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My goal is to be able to encrypt the data so that no one would be able to make use of it if it was stolen.

User data
- the one that will be encrypted
- can be any type of data

Data encryption key
- the key for encrypting and decrypting the user data
- stored encrypted
- does not change
- unique per user
- generated upon registration
- has two encrypted copies:

  • 1st is encrypted and decrypted using the user's unencrypted password
  • 2nd is encrypted and decrypted using the user's email

User password
- used to encrypt and decrypt the 1st copy of data encryption key
- stored encrypted using bcrypt

User email
- used to encrypt and decrypt the 2nd copy of data encryption key
- has a separate copy stored encrypted using bcrypt. The other copy was part of user data

[LOGIN]
When the user logs in, the submitted password will be verified using the stored encrypted password. If valid, his/her data encryption key will be decrypted using the same submitted password. The data encryption key can now be used to encrypt and decrypt the user data.

[CHANGE PASSWORD]
The user provides his old password. This will be used to decrypt the data encryption key which will then be encrypted using the new password.

[FORGOT PASSWORD]
The user is required to provide his username and email. This username will be used to find the separately stored encrypted email which will be used to verify the provided email. If both username and email are correct the provided email will receive a reset key. The reset key will allow the user to provide a new password. The 2nd data encryption key will be decrypted using the email and will be encrypted using the new password. The resulting value will replace the 1st data encryption key.

I am wondering if this is a viable scheme. I have not yet looked for a similar approach. If you know one, or has a better one please let me know.

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    I'll assume this is for personal use. The usual overwrought commentary about home-brewed solutions in production environments will rain down otherwise. – LateralFractal Oct 13 '14 at 12:49
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    Is all of this done client side? Where is the encryption key stored? – RoraΖ Oct 13 '14 at 12:49
  • This is done on the server side. I would like to know if there is already a standard for this type of schemes. – Gene Diaz Oct 13 '14 at 13:29
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So if I have your goals correct - you want to protect user data and you want their data to be recoverable if they lose their login password.

The basics: There is stuff you know; stuff they know; and stuff you both know.

Preferably for encryption of their data on your system to really make any sense, it needs to be protected by something you don't know - at least not all the time.

Putting aside password/account recovery for the moment, the simplest method is to only keep and match a salted hash of their password but cache their reentered password as temporary session data for decrypting/accessing/modifying their content while they are logged in. Discarding the session data when they log out or timeout.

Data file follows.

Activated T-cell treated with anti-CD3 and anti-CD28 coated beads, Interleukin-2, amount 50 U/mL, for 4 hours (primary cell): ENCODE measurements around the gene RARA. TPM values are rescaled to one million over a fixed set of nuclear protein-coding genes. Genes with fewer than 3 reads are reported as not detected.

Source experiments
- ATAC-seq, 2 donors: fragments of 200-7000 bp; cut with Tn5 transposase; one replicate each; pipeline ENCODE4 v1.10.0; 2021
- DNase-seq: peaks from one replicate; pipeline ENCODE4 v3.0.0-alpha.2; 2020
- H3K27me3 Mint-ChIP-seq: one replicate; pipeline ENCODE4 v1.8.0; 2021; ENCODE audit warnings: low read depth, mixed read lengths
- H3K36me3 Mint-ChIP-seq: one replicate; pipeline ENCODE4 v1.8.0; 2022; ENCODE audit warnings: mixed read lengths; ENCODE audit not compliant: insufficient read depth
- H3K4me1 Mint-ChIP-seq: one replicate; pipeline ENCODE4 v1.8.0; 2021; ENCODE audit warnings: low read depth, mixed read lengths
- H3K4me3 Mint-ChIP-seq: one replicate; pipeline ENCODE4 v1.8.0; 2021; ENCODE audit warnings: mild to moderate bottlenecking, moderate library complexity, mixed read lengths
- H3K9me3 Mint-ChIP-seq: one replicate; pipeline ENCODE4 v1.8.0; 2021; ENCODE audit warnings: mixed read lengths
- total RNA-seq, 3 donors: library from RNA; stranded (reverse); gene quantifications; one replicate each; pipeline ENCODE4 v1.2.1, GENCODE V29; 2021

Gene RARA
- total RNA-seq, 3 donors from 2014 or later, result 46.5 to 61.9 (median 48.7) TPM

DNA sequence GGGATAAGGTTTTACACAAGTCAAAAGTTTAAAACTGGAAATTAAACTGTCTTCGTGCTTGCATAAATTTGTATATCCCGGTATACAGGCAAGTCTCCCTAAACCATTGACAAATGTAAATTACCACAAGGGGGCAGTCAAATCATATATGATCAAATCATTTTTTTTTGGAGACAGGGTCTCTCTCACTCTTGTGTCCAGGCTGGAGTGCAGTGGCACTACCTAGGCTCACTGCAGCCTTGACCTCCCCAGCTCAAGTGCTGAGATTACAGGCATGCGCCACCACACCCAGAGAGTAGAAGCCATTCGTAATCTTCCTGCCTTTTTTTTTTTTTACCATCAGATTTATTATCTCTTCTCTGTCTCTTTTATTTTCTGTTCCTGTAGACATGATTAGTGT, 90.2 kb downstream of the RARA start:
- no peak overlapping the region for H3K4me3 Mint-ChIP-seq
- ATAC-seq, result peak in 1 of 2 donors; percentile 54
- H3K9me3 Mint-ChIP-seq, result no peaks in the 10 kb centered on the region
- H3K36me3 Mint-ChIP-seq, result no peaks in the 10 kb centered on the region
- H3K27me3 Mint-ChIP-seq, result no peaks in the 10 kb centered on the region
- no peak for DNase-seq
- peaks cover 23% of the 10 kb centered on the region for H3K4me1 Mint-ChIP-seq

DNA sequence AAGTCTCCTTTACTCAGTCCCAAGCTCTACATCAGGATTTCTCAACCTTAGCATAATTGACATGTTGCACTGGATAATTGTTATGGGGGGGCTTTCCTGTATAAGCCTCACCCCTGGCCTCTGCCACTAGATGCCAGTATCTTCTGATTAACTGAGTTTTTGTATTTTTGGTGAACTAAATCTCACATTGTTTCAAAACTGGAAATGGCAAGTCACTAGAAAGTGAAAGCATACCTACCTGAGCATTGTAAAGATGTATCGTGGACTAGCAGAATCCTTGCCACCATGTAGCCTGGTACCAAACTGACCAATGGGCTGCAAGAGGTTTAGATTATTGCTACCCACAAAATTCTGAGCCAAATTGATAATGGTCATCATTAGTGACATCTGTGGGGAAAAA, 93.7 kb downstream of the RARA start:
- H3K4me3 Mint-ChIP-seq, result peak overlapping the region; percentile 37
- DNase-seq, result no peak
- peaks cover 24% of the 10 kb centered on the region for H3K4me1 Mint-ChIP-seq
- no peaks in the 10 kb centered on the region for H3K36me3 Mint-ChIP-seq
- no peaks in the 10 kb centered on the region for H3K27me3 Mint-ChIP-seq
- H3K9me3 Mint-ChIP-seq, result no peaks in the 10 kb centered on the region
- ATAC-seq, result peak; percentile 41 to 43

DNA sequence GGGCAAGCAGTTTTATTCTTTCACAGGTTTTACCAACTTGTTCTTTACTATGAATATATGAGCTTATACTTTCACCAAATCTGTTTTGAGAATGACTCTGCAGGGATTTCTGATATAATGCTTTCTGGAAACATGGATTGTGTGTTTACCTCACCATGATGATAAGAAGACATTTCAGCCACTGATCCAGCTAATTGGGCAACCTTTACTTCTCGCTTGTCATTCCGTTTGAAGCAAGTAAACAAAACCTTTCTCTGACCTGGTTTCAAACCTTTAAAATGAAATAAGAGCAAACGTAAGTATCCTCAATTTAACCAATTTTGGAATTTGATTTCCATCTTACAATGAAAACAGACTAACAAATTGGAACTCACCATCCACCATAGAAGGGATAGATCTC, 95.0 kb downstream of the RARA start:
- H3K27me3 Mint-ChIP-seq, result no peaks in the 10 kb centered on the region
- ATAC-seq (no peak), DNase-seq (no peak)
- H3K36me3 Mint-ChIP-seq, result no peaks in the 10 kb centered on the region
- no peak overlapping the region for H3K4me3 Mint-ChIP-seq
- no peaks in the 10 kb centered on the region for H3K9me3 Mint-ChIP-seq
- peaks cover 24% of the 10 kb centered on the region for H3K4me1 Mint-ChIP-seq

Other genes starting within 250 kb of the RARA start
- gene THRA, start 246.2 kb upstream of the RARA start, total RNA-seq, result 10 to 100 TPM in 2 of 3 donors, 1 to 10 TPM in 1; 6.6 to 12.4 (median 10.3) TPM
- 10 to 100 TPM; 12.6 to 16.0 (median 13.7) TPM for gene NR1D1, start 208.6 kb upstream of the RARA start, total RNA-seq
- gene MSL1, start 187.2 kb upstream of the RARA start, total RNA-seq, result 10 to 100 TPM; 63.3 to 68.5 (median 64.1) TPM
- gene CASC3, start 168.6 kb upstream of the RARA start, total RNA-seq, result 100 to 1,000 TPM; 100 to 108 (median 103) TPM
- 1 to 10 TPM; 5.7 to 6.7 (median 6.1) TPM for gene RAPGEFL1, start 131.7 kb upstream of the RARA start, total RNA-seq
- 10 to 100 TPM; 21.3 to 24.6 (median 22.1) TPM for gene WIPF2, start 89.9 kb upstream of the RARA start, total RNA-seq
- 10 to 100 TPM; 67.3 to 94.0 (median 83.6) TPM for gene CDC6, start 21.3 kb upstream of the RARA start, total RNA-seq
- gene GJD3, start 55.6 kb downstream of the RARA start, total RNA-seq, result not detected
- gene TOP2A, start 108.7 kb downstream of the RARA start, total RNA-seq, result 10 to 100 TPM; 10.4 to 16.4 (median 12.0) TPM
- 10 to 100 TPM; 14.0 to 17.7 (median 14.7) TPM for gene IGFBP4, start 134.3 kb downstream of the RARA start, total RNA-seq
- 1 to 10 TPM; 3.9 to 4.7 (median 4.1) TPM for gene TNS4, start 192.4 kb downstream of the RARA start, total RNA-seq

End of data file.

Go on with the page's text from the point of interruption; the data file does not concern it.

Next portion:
Password recovery where serious data encryption is involved should be the user's responsibility, as hand-holding on this particular issue undermines the very security you are hoping to provide. Your website or application should provide backup options for their password, such as a QR code they can print out. Having this recovery option as a different password or credential doesn't really make any sense in this case as their data is only, at heart, encrypted by one symmetric key. You can also have a separate channel, credential or mechanism that is one-shot or email based for recovering their account but not their data. That distinction must be made clear to them. No password, no backed-up hardcopy - no data recovery.

The main concern of the initial approach you have outlined is that the roles and responsibilities of their data security is muddled. You should host their data in fashion useful for the website or app when they are logged in but they should retain the only credential to access their data. Bcrypt is a roundabout way of storing their data on your system without encryption; as all the information needed to crack it is already persistently on the server.

Naturally if the encryption/decryption occurs client-side then the security risk for the user is even less - but that depends heavily on how the website or app needs to use their data, so that may not be a practical option.

  • everything is done on the server side. I'll put your answer in mind. Any chance you could provide me with a similar scheme that is already used in production? – Gene Diaz Oct 13 '14 at 13:36
  • You'd have to ask the implementation fellas over in Stack Overflow unless some else here has an idea. It's a pretty common design pattern, to fetch encrypted data with key in perhaps a HTTPS session cookie or something. – LateralFractal Oct 13 '14 at 13:48

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